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Seventh Heaven

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Album Review

For an anime credits band, Kalafina stand on their own surprisingly well, with opera-pop that is much heavier on the "pop" part than the "opera" part, but still sounds very enjoyable even without big-eyed visuals to boost the impact. The most evident comparison here is Origa — she of Ghost in the Shell O.S.T. fame: Seventh Heaven has the same kind of dramatic, multi-layered synth pop and dynamic techno beats propping the really powerful (though not exactly opera-level) vocals, delivered, in Kalafina's case, in both solo and chorus performances. The vocals are, in fact, so tight and polished that they sound as artificial as the synthesizers, even though the idea was obviously to contrapose the electronic music and the live singing — but this fits the songs, which are fun precisely due to their otherworldly perfection. The music isn't exactly catchy, but it's not dull, as sometimes happens with vocal-oriented records. Besides, the band goes some length to not lose the listener: "Natsu No Ringo," for instance, uses folk instruments and "Mata Kaze Ga Tsuyokunatta" is a pop-industrial number with a gritty guitar. However, this is not enough to keep the thrill level high throughout the whole album, which clocks in at well over an hour, and so after a while it's possible to discern that Seventh Heaven, for all its epic and noble aspirations, is rooted in the lowly '80s and '90s dance-pop of 2 Unlimited and Erasure, although it is to those bands what a TIE fighter would be to Sputnik 1. Moreover, for all its evolutionary achievements, Seventh Heaven has lost the base animal catchiness of classic techno, and so it's not as memorable as it could be — though it has still a lot of fun to offer.

Customer Reviews

Kalafina's 1st U.S. Release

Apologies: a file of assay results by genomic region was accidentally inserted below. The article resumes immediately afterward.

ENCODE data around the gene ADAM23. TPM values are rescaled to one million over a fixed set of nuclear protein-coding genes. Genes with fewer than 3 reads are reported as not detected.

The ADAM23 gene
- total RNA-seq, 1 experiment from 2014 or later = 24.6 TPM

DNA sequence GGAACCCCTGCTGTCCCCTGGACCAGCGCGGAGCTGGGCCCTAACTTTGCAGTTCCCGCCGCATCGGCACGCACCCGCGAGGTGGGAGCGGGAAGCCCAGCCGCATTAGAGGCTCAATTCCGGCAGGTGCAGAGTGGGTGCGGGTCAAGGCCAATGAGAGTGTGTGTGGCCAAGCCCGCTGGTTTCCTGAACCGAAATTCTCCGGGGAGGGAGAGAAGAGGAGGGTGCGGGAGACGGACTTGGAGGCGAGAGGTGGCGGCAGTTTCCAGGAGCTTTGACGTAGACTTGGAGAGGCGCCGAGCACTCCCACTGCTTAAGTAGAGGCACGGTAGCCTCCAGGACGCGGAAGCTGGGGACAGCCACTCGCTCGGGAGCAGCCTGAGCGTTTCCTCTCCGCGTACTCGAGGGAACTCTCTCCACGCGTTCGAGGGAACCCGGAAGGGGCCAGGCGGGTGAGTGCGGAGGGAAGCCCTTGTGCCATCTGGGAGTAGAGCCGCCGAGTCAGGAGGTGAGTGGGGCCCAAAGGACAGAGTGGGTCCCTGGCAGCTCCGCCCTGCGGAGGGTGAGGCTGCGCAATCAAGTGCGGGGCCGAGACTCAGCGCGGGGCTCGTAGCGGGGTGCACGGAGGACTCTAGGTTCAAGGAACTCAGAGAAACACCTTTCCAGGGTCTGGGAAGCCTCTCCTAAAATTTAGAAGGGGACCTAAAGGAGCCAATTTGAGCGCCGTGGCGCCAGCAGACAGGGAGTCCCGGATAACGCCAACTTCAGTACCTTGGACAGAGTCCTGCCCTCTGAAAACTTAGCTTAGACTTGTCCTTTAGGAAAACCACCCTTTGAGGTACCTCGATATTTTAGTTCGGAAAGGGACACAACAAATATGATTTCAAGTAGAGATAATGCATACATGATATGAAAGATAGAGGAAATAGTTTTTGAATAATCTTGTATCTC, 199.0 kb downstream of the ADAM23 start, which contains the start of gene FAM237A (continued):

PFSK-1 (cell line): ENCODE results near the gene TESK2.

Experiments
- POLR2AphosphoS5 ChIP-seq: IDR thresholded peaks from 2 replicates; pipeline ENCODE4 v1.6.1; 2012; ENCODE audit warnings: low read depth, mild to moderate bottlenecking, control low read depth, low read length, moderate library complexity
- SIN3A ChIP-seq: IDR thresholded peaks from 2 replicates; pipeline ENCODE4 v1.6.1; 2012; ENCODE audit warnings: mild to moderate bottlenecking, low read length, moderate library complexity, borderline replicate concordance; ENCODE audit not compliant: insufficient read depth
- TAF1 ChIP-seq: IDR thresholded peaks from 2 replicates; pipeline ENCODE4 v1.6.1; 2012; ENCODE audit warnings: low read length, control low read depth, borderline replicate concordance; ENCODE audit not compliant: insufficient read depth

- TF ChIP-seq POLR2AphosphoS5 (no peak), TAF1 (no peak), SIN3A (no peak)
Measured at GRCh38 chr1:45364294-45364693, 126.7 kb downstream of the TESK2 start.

Japanese composer, Yuki Kajiura's (famous for .hack//SIGN, NOIR, & [MADLAX]) musical project to cover the theme songs for the Kara no Kyoukai (Garden of Sinners) film series. Kalafina consists of female vocalist Wakana Ootaki, Keiko Kubota, Maya, & Hikaru. Those familiar with Kajiura's work will recognize her heavy chorus/chanting/string/etheral/anime/japanese pop hybrid music. For those who don't, it's worth looking into. There's a pretty good musical mix. Though fanatics of anime & ambient music will probably like it better. Oblivious, Fairytale, Aria, and Sprinter are recommended.


This group's work is impressively innovative. I first heard of them, like many others, through Anime Boston (I had a friend who went). I was deeply impressed with the mixture of Japanese pop rhythms and effects with operatic choral singing. The music is never overbearing, yet it's oddly touching. I was pretty much instantly a fan. A comment my friend made was how this music would be appropriate as the opening or closing for many different types of animes, and I'm inclined to agree. Kalafina's music is diverse and different from the rest of the J-Pop crowd, and that makes them worth listening to.

It's simply fantastic.

I'm (admittably) an avid J-Pop fan. I will be frank, this album is super awesome. Kalafina remind me a lot of See-Saw except, Kalafina incorporates an ethereal blend of vocals with rock style compositions that just work exceptionally and quite beautifully with each song. I am very pleased with this album and hope others will support Kalafina's fantastic first, complete album. (I just wish the booklet came the album download.)


Formed: 2007 in Japan

Genre: Anime

Years Active: '00s

The driving force behind Kalafina is anime soundtrack composer Yuki Kajiura, who picked several talented (and beautiful) female singers to perform her dance-pop and operatic pop tunes. Kalafina were initially tied to the anime adaptation of the Kara No Kyoukai novels, with which Kajiura was involved around 2008, when she invited Wakana Ootaki and Keiko Kubota from FictionJunction to sing the themes from the series. The idea caught on, as the debut single "Oblivious" released by Kalafina in 2008 charted...
Full Bio
Seventh Heaven, Kalafina
View in iTunes
  • $9.99
  • Genres: Pop, Music
  • Released: May 12, 2009

Customer Ratings